Tips for Grilling a Perfect Steak in the Backyard

A perfect grilled steak starts long before the coals get hot. The most crucial first step could be completely out of your control, that is, if you don't make the food buying choices. The quality of beef is based on the marbling of fat. Prime is the best quality. Using prime cuts does not ensure success but this grade of beef will give you the best opportunity to grill that perfect steak. The next grades are choice and select. Choice beef is fine cut and could provide you a nice meal. This is the most widely served. Select should be left to stews and casserole where seasoning can be used to enhance the flavor.

Farm raised beef can provide the best taste and tenderness. Talk to a local processor or butcher to get recommendations of farms near you. Cattle that are grass fed and raised through traditional genetics, feed and processing will yield the best quality. Cattle farmed locally are traditionally raised with no antibiotics, hormones or steroids. Prior to packaging all meats are inspected for wholesomeness by a USDA certified processor so you have no worries on freshness. This is not to say a good cut of beef can't be found at a local supermarket. Many stores still have butchers on staff and sell choice and prime qualities. They may even purchase from a local cattleman. Do some research in your area. Once you find a good source you'll be taking the first step to grilling the perfect steak.

Take the chill off. A steak at room temperature will soak in your seasonings better and will cook faster and more evenly. Twenty minutes resting after removing the beef from the fridge will suffice. This will give you time to heat up the grill and choose a beverage to enjoy while grilling.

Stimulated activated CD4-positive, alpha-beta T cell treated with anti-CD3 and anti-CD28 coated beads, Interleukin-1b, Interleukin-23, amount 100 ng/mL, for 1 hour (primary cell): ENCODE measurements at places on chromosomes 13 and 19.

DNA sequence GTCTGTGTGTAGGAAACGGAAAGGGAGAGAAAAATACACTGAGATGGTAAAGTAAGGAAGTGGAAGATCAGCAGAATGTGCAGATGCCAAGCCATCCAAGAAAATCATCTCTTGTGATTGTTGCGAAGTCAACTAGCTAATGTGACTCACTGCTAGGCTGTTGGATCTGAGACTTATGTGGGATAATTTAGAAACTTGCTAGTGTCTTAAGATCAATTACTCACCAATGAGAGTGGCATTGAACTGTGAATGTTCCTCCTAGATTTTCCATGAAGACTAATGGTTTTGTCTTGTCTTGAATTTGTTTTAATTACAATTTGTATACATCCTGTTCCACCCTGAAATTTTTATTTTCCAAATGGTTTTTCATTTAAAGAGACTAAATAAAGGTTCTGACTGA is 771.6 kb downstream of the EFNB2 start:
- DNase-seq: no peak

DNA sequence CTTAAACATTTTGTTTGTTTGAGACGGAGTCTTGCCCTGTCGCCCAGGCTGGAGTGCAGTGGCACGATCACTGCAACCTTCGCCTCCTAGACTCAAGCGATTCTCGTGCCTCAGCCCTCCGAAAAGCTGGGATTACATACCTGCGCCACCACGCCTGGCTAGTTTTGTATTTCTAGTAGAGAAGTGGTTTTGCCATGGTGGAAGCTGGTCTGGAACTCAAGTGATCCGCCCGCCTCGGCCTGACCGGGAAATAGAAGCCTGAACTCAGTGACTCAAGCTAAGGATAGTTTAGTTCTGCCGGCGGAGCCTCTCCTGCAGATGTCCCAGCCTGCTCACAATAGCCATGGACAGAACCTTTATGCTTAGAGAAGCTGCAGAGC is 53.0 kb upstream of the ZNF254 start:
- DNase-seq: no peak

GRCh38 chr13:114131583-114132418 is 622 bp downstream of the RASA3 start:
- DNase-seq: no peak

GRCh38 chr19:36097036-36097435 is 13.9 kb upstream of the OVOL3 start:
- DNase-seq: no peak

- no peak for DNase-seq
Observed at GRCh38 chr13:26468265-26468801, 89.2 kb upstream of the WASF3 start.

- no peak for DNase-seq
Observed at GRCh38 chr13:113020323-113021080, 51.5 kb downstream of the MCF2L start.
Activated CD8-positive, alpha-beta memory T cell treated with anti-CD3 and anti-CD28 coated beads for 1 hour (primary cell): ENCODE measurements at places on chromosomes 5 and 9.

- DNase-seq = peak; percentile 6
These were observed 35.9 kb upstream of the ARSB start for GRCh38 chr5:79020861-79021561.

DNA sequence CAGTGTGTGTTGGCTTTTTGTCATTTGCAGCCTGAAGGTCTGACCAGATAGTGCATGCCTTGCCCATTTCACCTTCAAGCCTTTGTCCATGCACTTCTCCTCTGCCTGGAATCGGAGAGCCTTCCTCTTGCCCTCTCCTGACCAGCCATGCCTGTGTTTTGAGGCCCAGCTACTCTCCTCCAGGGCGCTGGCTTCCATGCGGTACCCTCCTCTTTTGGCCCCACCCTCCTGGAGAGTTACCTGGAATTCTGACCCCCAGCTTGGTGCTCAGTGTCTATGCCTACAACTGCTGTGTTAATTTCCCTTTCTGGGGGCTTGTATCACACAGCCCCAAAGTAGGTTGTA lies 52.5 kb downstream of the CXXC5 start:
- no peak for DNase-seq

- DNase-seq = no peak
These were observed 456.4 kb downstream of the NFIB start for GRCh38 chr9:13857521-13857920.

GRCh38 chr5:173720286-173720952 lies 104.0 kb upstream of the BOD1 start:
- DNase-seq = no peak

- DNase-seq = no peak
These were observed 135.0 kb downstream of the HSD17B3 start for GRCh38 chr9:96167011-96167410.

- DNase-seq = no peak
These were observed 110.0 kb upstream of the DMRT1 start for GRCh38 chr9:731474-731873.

Season your steaks about ten minutes before you place them on the grill. This will give time for the flavor to soak into the meat and prevent it from coming off on to the grill. Now about the seasoning. You have taken time to research the best place to purchase your prime cut of beef. You may have even drove out to the country side to a local cattle farm for your prize dinner entree`. Do not over season a Prime cut of beef a little bit of good salt is all that it needs. Add a dash or two of Cajun spice to take it up a notch but be sure to let the flavor of the beef shine. Heavy seasoning and thick sauces should be left to the select group of beef.
Some prefer charcoal, some prefer propane. I think either are fine. Propane is much more controllable and will allow you the most consistent grill time after time. The important part is heat. You want to bring the temperatures up into the 425 degree range. This will get a nice sear and seal in the juices.

Take a step back! After placing the cut onto the grill don't play with it. This is probably the biggest mistakes a home cook can make. We all want to keep checking the food, flipping it and moving it around. Leave it alone. Determine the time needed based on the thickness and wellness you'd like to achieve. You could find a chart to give you a basis but this is really a learned ability that will improve the more steaks you grill. Flip it once and give it a quarter turn once on each side. And above all do not press it into the grill with your spatula. This removes the juices from the beef and degrades the flavor.

Don't under estimate the visual appeal. The quarter turn is used to make the cross hatched grill marks. Done correctly your finished grilled steak will have that magazine photo appeal. This is probably not the most important thing, however, the visual will add to the enjoyment before the first bite.

A perfectly prepared steak is within anyone's reach by following these simple tips. Start out with the best quality of beef from your local area, add to that some light side dishes (grilled asparagus is my favorite ) and a cold beverage of choice. Take time too prepare and grill your choice or prime cut and be sure to eat slow and savor the depth of flavor.
Since 1905, our family has farmed Burbick land in Mahoning County. Greg Burbick began raising cattle in 1996, with the goal of producing beef with consistent taste and tenderness. He achieves these results through traditional Genetics, Feed and Processing. The cattle are raised with no antibiotics, hormones or steroids.
http://www.gburbickfarms.com/


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